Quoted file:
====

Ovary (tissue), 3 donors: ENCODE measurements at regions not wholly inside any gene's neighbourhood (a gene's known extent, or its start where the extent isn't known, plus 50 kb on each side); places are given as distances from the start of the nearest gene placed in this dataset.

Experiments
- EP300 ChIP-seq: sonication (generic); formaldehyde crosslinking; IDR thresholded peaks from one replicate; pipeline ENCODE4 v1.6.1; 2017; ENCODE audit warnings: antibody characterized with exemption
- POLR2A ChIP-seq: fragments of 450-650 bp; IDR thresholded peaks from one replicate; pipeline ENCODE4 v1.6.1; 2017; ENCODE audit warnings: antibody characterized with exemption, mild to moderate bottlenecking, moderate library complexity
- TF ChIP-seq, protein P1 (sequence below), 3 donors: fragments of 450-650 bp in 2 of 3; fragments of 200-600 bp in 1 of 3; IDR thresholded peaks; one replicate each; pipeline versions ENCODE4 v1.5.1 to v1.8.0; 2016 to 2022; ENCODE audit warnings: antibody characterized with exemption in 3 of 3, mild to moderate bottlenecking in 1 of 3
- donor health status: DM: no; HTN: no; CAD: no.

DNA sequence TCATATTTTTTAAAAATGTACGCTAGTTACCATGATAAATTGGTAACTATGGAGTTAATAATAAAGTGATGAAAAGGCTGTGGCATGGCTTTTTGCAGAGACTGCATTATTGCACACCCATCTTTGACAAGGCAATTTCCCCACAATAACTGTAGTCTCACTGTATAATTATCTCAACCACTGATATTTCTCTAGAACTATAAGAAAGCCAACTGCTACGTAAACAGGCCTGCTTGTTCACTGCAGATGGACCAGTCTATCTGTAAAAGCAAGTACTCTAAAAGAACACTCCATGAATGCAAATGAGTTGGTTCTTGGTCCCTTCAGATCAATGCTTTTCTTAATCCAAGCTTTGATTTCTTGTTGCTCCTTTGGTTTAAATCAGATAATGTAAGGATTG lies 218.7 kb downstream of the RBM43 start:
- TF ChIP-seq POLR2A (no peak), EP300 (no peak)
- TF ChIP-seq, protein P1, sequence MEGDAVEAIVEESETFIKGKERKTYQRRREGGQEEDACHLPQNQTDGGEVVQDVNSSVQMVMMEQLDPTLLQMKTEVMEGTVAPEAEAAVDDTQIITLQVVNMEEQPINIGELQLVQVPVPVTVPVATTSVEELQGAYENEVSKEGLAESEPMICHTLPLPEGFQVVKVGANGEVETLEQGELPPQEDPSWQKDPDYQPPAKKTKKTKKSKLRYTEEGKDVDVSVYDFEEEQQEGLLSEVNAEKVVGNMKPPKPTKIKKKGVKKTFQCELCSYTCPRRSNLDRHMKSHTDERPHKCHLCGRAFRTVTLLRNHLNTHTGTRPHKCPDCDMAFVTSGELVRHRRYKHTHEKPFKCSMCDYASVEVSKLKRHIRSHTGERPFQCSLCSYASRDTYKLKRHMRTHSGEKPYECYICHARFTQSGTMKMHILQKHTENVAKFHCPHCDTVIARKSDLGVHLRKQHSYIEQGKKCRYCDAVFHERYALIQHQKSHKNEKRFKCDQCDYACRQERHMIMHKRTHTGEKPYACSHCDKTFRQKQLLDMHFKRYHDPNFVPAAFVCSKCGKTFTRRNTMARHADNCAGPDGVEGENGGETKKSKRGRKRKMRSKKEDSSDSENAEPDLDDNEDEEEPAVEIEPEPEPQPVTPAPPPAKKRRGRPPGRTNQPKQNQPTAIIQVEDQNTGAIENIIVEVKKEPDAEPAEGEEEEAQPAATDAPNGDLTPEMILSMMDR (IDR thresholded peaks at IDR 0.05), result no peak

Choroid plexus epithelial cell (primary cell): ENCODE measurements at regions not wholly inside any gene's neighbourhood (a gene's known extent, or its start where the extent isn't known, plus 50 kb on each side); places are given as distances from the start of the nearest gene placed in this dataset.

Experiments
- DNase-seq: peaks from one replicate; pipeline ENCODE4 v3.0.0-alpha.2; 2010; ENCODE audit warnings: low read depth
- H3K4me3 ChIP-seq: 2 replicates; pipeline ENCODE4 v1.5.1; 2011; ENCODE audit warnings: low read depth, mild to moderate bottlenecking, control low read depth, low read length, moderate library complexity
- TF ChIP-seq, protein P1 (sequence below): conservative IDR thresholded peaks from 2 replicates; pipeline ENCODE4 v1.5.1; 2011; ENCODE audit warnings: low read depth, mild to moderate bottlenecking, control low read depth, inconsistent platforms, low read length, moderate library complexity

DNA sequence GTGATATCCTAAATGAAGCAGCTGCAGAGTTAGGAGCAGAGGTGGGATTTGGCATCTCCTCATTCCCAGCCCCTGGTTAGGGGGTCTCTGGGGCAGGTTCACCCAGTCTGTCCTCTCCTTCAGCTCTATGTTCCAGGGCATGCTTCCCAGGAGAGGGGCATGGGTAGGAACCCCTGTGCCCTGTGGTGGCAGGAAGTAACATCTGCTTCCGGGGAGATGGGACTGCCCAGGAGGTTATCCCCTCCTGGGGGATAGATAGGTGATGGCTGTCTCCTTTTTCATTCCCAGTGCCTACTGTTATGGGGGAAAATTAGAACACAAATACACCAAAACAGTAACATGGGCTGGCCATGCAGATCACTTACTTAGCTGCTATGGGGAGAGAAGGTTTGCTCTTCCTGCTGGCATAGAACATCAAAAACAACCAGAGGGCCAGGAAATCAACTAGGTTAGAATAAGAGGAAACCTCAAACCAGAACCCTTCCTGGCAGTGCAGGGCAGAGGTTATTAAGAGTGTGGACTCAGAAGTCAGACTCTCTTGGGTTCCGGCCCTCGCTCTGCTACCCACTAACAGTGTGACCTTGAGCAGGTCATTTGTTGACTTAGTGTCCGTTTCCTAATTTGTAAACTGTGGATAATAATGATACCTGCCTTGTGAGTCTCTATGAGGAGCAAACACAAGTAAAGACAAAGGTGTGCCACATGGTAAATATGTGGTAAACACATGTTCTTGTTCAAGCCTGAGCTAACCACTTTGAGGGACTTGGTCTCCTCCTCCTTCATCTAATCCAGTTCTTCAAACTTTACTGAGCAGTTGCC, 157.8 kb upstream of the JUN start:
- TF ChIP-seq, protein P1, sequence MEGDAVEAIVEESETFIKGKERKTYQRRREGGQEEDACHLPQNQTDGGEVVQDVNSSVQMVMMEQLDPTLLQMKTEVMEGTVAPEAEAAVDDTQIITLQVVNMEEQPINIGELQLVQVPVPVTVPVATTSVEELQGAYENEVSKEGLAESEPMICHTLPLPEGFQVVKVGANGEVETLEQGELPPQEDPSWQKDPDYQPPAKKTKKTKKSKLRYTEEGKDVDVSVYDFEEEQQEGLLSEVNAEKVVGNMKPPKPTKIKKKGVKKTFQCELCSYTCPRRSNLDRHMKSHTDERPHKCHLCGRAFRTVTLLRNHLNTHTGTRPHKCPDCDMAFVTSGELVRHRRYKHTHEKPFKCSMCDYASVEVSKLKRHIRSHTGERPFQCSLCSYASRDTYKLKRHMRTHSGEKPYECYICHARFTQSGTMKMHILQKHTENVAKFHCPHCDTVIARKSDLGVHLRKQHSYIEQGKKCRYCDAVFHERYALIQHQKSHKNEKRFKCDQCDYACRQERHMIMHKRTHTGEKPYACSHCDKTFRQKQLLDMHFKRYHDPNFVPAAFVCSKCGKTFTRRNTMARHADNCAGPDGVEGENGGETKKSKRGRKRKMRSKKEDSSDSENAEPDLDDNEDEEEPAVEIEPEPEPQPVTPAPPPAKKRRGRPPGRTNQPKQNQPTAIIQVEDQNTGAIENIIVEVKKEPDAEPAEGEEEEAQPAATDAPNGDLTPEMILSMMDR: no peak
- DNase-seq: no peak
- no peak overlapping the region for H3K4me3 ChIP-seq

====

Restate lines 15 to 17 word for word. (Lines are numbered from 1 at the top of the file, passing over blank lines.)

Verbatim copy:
DNA sequence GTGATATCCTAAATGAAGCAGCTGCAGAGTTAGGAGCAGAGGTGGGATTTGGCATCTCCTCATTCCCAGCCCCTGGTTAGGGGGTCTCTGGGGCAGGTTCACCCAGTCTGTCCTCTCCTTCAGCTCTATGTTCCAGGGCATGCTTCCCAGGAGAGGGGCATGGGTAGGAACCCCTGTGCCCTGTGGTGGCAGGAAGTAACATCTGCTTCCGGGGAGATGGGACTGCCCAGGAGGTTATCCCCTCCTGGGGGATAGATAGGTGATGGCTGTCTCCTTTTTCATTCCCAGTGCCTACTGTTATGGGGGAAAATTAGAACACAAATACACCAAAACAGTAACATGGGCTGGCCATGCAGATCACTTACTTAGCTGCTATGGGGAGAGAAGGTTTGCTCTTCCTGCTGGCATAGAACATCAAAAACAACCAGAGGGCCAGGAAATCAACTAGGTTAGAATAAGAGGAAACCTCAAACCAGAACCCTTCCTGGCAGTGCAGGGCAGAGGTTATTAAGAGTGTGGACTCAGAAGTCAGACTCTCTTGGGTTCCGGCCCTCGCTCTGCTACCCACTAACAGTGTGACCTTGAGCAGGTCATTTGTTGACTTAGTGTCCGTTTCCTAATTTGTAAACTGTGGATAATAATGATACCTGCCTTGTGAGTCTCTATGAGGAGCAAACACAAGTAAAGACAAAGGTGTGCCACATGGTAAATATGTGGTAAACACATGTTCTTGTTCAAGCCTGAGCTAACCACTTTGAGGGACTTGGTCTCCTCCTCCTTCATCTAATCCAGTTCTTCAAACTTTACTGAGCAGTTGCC, 157.8 kb upstream of the JUN start:
- TF ChIP-seq, protein P1, sequence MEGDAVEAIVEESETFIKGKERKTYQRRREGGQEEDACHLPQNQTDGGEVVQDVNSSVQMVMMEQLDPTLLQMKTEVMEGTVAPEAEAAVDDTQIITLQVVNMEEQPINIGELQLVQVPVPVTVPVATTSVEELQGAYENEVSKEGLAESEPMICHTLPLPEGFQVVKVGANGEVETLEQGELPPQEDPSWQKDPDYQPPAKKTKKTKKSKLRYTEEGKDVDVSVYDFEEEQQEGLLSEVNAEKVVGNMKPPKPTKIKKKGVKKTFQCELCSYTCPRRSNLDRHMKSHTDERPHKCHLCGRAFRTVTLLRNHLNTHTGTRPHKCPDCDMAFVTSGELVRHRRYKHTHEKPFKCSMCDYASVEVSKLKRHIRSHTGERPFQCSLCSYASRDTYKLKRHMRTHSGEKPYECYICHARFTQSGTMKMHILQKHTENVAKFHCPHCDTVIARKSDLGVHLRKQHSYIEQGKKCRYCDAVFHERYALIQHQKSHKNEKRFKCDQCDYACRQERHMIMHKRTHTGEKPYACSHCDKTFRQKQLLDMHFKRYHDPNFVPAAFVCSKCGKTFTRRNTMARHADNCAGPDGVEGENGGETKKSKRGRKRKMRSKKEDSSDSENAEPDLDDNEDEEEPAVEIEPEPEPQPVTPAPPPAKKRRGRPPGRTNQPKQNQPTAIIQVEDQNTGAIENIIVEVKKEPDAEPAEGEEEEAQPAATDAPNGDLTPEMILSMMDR: no peak
- DNase-seq: no peak